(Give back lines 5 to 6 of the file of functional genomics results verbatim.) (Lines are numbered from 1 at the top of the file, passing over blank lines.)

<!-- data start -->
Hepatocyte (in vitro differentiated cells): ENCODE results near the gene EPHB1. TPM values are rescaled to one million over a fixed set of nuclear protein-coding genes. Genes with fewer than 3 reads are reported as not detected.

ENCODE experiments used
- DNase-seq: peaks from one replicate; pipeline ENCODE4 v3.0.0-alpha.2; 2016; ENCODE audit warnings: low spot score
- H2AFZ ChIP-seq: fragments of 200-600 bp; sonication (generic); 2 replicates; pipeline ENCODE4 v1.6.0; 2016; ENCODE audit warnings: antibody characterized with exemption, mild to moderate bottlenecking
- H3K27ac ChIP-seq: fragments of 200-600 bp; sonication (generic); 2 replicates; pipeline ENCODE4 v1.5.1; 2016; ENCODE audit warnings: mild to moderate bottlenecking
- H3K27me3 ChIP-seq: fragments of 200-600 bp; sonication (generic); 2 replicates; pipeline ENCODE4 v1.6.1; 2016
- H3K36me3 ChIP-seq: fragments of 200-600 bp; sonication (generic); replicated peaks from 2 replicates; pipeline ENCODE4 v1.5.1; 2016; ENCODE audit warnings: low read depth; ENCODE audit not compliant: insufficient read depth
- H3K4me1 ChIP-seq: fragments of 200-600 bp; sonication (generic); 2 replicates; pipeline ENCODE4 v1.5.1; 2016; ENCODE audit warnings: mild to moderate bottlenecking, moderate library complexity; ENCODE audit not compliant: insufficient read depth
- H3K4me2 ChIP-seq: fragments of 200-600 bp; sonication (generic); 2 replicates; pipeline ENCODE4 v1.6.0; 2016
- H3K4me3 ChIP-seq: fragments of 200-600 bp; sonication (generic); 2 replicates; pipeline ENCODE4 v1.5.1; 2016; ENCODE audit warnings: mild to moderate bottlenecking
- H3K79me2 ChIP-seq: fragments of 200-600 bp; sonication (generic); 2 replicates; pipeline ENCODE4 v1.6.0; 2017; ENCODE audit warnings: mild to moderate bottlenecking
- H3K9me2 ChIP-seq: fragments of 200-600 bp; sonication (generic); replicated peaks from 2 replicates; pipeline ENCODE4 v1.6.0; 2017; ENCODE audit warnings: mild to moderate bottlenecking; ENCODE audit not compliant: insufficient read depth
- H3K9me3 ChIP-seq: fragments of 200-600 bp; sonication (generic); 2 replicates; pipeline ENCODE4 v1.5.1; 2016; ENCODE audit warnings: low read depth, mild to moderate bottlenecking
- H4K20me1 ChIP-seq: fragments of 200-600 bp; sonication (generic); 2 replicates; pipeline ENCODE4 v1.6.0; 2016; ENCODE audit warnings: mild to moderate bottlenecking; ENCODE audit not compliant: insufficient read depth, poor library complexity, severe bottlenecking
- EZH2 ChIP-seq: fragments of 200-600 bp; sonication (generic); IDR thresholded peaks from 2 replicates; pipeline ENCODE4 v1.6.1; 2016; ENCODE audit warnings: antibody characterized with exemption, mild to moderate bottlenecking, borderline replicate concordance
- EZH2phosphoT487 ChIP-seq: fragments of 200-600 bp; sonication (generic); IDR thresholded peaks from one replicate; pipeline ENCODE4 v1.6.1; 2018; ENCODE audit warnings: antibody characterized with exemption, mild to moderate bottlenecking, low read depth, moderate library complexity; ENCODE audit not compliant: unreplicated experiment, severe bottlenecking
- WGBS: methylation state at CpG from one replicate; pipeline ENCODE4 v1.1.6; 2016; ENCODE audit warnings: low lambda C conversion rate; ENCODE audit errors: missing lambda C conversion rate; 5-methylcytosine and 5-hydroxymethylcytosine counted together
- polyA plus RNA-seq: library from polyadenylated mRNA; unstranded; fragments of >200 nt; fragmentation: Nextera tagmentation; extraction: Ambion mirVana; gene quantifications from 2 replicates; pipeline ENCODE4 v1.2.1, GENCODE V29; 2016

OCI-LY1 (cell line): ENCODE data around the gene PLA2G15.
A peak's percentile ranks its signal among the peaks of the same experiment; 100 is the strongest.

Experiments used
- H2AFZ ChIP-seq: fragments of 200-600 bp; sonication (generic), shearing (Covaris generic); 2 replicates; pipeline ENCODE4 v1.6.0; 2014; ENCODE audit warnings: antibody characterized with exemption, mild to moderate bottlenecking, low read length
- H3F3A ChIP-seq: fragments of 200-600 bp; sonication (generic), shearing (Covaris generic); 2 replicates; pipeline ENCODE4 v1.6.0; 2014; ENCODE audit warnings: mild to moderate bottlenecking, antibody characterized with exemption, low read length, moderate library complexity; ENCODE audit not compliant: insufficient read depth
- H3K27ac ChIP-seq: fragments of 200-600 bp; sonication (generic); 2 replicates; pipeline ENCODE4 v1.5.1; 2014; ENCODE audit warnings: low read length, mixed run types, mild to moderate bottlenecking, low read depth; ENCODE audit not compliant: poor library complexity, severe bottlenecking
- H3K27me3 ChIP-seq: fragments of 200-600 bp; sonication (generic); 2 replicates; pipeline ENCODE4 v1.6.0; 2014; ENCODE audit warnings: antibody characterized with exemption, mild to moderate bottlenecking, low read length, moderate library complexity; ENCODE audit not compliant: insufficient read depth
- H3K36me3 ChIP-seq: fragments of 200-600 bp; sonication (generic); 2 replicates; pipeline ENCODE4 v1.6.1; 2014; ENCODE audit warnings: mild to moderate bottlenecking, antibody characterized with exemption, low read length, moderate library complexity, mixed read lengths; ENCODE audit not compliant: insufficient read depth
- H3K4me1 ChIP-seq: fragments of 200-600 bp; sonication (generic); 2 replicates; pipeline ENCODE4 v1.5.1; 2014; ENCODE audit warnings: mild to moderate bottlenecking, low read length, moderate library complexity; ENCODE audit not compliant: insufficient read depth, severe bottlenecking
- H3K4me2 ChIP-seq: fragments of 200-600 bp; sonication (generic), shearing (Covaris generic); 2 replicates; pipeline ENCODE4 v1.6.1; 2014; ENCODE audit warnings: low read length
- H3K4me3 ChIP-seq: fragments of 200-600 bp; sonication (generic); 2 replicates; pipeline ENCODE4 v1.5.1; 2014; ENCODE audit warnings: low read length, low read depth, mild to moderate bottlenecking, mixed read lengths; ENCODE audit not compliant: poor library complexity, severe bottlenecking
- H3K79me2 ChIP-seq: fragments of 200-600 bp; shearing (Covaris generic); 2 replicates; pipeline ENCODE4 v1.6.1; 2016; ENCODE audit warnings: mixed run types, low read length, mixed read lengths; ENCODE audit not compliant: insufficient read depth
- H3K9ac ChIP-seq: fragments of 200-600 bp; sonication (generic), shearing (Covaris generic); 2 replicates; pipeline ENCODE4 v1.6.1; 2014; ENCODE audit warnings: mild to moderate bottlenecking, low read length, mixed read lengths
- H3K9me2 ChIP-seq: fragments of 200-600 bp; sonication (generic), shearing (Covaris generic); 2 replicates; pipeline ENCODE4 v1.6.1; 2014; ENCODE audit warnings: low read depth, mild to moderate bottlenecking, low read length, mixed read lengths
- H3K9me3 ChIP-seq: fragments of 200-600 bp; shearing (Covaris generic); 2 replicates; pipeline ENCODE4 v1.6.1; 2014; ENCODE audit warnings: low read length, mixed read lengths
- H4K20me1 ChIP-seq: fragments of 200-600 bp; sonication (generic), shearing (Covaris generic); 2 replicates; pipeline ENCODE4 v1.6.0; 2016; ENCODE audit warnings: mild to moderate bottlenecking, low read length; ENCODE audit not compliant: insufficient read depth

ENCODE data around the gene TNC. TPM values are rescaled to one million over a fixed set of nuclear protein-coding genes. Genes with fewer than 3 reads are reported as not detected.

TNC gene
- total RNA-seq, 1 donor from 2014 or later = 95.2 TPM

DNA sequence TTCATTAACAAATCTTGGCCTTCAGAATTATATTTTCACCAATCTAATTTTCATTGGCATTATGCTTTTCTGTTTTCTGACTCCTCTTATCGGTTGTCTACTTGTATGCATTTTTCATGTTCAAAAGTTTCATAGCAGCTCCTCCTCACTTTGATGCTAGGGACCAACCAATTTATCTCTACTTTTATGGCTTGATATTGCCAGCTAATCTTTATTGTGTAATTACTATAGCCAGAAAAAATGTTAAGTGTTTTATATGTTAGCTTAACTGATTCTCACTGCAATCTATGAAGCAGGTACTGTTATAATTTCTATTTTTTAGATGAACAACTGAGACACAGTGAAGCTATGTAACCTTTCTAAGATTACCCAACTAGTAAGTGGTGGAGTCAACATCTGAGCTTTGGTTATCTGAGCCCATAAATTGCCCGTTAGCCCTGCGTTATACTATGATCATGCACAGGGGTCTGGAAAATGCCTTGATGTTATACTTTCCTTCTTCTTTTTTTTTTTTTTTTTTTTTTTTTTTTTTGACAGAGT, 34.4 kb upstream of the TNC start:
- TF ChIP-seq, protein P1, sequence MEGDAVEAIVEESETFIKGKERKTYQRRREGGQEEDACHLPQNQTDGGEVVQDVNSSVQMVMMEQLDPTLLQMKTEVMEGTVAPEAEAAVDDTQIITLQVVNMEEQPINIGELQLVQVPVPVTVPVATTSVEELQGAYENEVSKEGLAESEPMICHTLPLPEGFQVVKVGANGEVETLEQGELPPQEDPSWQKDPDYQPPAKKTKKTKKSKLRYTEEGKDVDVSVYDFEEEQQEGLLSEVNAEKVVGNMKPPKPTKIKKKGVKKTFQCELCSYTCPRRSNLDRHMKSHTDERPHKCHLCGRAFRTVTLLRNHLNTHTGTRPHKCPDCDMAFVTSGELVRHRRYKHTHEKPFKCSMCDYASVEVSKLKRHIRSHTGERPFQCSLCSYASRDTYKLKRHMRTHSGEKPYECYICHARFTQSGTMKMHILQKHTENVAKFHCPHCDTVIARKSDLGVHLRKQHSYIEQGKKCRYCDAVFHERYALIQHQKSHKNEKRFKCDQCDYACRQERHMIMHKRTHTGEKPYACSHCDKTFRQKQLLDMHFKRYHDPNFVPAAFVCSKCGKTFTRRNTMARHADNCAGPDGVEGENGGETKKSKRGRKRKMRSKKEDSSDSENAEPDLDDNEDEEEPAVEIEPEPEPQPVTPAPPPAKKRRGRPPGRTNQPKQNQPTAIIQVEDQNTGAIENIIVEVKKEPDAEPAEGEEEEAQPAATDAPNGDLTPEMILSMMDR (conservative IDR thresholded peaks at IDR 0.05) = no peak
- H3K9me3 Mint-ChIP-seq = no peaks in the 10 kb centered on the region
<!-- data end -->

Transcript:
- H3K27ac ChIP-seq: fragments of 200-600 bp; sonication (generic); 2 replicates; pipeline ENCODE4 v1.5.1; 2016; ENCODE audit warnings: mild to moderate bottlenecking
- H3K27me3 ChIP-seq: fragments of 200-600 bp; sonication (generic); 2 replicates; pipeline ENCODE4 v1.6.1; 2016